The six countries invited to join the BRICS club

President of Brazil Lula da Silva, President of China Xi Jinping, President of South Africa Cyril Ramaphosa, Prime Minister of India Narendra Modi and Minister of Foreign Affairs of Russia Sergey Lavrov at the 2023 BRICS summit in Johannesburg, South Africa, August 22, 2023. Image by 15th BRICS SUMMIT from Wikimedia Commons (Public Domain Mark 1.0)

This story was originally published by Africa Feeds and an expanded version is republished on Global Voices as part of a content-sharing partnership agreement.

Ethiopia and Egypt join Saudi Arabia, Iran, Argentina and the United Arab Emirates as countries invited by the leaders of the BRICS group of countries to join their club, an achievement hailed by the Ethiopian prime minister:

The speaker of the Arab Parliament, Adel bin Abdul Rahman Al-Assoumi, also said in a statement:

According to the BRICs group, this move to expand the group will give it the needed clout to champion the Global South. The announcement was made by South African President Cyril Ramaphosa, who presided over the BRICS leaders’ summit in Johannesburg.

Ramaphosa declared at the final day of the group's 15th Summit of Heads of State and Government in Johannesburg, which began on Tuesday, August 22 that “BRICS is embarking on a new chapter in its pursuit of creating a world that is characterized by fairness, justice, inclusivity, and prosperity.”

The prospective new member nations are slated to be formally inducted into BRICS on January 1, 2024. Should these countries gain entry into the BRICS alliance, it will potentially pave the way for other interested nations to seek membership. Both Ramaphosa and Brazilian President Luiz Inácio Lula da Silva hinted at the possibility of admitting additional members in subsequent phases. “We have consensus on the first phase of this expansion process and other phases will follow,” Ramaphosa told journalists at the summit.

The establishment of the BRICS bloc dates back to 2009, when it was initiated by Russia. The primary objective was to provide a platform for member countries to challenge the prevailing world order, which was heavily dominated by the United States and Western powers. The inaugural BRIC summit was convened in Yekaterinburg, Russia, on June 16, 2009, with Brazil, Russia, India, and China as its founding members. After South Africa gained full membership during the BRIC Foreign Ministers’ meeting in New York in September 2010, the group was rechristened as BRICS (Brazil, Russia, India, China, South Africa). Collectively, BRICS countries account for approximately 40 percent of the global population and a quarter of the world's total GDP.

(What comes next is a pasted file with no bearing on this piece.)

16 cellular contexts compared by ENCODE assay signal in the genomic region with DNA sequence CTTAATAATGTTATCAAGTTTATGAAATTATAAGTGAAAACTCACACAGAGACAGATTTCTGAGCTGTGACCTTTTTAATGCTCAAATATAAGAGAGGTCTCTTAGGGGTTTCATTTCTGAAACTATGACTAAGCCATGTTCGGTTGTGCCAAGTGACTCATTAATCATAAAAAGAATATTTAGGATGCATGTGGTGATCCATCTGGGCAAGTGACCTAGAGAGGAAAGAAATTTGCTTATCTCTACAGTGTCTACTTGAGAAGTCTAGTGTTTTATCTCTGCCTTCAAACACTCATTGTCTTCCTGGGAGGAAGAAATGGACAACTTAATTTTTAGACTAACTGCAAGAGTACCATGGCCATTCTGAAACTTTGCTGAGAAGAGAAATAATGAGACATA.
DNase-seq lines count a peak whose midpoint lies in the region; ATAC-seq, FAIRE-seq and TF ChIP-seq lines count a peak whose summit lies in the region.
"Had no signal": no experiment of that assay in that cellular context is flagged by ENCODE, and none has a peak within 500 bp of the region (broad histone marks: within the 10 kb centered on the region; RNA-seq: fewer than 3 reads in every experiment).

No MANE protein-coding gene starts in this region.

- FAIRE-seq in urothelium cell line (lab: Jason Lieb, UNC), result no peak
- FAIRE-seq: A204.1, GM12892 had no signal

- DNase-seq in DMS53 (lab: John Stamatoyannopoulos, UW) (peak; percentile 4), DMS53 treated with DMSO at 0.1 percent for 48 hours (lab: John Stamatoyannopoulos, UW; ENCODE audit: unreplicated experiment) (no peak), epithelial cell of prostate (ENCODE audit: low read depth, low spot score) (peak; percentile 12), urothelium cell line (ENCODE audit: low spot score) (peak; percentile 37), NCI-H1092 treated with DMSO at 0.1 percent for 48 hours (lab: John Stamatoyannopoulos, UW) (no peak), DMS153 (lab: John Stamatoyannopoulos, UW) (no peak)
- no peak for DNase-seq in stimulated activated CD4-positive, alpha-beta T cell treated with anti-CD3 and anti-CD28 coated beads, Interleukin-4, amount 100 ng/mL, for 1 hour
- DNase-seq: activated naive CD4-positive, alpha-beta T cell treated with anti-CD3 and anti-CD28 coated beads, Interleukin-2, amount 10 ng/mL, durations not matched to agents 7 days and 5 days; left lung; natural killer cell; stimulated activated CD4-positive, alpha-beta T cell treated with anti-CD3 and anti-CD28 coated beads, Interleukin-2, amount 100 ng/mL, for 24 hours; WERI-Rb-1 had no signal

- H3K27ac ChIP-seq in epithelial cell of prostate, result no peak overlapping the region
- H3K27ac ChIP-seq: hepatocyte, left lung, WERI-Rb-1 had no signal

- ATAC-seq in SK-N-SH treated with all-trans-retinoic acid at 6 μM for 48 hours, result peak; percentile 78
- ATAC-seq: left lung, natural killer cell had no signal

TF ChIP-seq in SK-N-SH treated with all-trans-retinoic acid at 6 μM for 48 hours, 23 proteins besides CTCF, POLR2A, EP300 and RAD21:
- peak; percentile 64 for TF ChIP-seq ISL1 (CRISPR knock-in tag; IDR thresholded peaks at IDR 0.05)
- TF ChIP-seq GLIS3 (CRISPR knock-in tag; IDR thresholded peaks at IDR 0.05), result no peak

Divergent views over expansion

China, a prominent player within the bloc, envisions that a more extensive membership will grant it a more influential stance in global affairs. While Russia and South Africa rally behind this expansion initiative, India and Brazil remains hesitant due to concerns outlined in this article.

Notably, more than 40 countries have reportedly demonstrated interest in affiliating with BRICS, and among them, over 20 have officially sought admission. Noteworthy contenders like Iran, Saudi Arabia, the United Arab Emirates, Argentina, Algeria, Bolivia, Indonesia, Egypt, Ethiopia, Cuba, the Democratic Republic of Congo, Comoros, Gabon, and Kazakhstan have all indicated their intent to join, as confirmed by South African officials.

Indian Prime Minister Narendra Modi emphasized that the expansion of the bloc should serve as a signal to other global institutions that their relevance might be waning, saying: “The expansion and modernization of BRICS is a message that all institutions in the world need to mould themselves according to changing times.”

The evolving landscape of BRICS suggests a strategic move towards inclusivity and relevance in an ever-changing global order. As new members are poised to join and perspectives converge, would BRICS's transformational journey reshape international dynamics?

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